Providing Equal Access
In addition to the legal requirements, captions and audio description provide access to the many individuals with hearing and vision loss.
Over 5% of the world’s population has disabling hearing loss, and 3.5% of the world's population is living with some degree of vision impairment.
Captions and audio description are critical accommodations for providing equal access to these individuals – whether they’ve disclosed their disability or not.
[30% of working professionals have a disability, and 62% of employees with a disability have an invisible disability or a disability that one cannot immediately identify upon meeting a person.]
I mentioned that legal compliance is just one of the components of web accessibility. With 253 million people with vision loss and 360 million people with disabling hearing loss, creating an accessible web just makes sense. It makes your content available to all of these individuals, and likewise, allows equal access to the constantly growing amount of video content out there.
These individuals aren’t the only ones that benefit from web accessibility, however. There are a number of additional benefits to providing captions and audio description to create a more accessible web.
80% of viewers react negatively to videos auto playing with sound, so many social sites play them silently. However, 41% of videos are incomprehensible – to everyone – without sound or captions. What good is a video that’s incomprehensible? By adding captions, you can make these videos accessible and more enjoyable to everyone.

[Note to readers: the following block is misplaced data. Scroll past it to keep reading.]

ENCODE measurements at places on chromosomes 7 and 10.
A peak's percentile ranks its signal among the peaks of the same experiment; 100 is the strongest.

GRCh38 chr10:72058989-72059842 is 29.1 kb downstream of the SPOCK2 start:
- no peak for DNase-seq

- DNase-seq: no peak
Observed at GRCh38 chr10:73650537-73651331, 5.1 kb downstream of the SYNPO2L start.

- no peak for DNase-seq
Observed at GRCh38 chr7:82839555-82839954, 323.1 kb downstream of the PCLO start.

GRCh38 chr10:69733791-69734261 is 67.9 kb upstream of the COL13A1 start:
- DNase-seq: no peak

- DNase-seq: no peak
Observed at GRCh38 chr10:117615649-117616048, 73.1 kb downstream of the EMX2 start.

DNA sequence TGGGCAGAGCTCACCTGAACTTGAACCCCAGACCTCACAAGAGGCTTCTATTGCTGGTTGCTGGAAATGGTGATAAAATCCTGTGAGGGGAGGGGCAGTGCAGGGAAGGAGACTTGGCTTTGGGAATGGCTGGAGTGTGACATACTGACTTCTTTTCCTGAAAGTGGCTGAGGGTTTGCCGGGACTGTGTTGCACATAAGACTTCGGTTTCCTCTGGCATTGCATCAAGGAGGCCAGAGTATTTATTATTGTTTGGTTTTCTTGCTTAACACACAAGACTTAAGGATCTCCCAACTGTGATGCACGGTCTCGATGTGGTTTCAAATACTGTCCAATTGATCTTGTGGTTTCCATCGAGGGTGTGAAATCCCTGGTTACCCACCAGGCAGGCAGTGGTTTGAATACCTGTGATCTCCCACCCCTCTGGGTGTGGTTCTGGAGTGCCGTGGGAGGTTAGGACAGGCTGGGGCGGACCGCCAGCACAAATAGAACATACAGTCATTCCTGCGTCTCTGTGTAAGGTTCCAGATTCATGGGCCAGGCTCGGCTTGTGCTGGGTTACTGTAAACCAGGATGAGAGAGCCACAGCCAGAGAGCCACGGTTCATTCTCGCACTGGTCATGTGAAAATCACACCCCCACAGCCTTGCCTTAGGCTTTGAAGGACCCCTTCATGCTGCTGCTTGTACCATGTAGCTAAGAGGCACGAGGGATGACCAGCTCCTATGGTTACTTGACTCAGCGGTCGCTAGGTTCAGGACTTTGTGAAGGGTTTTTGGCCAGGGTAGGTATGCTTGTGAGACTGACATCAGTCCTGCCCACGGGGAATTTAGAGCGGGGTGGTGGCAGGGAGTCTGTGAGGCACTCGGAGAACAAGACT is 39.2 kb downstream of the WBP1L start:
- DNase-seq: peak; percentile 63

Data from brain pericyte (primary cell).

Web and video accessibility helps learners of all abilities. Captions aid with comprehension of dialogue, clarification of terms, concentration, and engagement. In a research study on student uses and perceptions of captions and transcripts, 98.6% of students reported finding captions helpful.
Providing audio description on video content is helpful for learners as well. Listening is a key step in learning a language and associating it with appropriate actions and behaviors, and auditory learners can greatly benefit from audio description as well. It’s estimated that about 20-30% of students retain information best through sound.
User Experience and More Flexibility
71% of people with a disability leave a website immediately if it’s not accessible, and even those without disabilities rely on web accessibility features. A Reddit user recently pointed out, “AD mode is awesome, and I like to call it chore mode, since I can listen to stuff while doing chores and not have to look at the screen.”
Captions allow you to watch videos without headphones at your desk, on the train, while working out, or anywhere else, without disturbing those around you!
Web accessibility impacts everyone, and captions and audio description are critical for providing an accessible, and a simply better experience for all consumers.
This blog post is written for educational and general information purposes only and does not constitute specific legal advice. This blog should not be used as a substitute for competent legal advice from a licensed professional attorney in your state.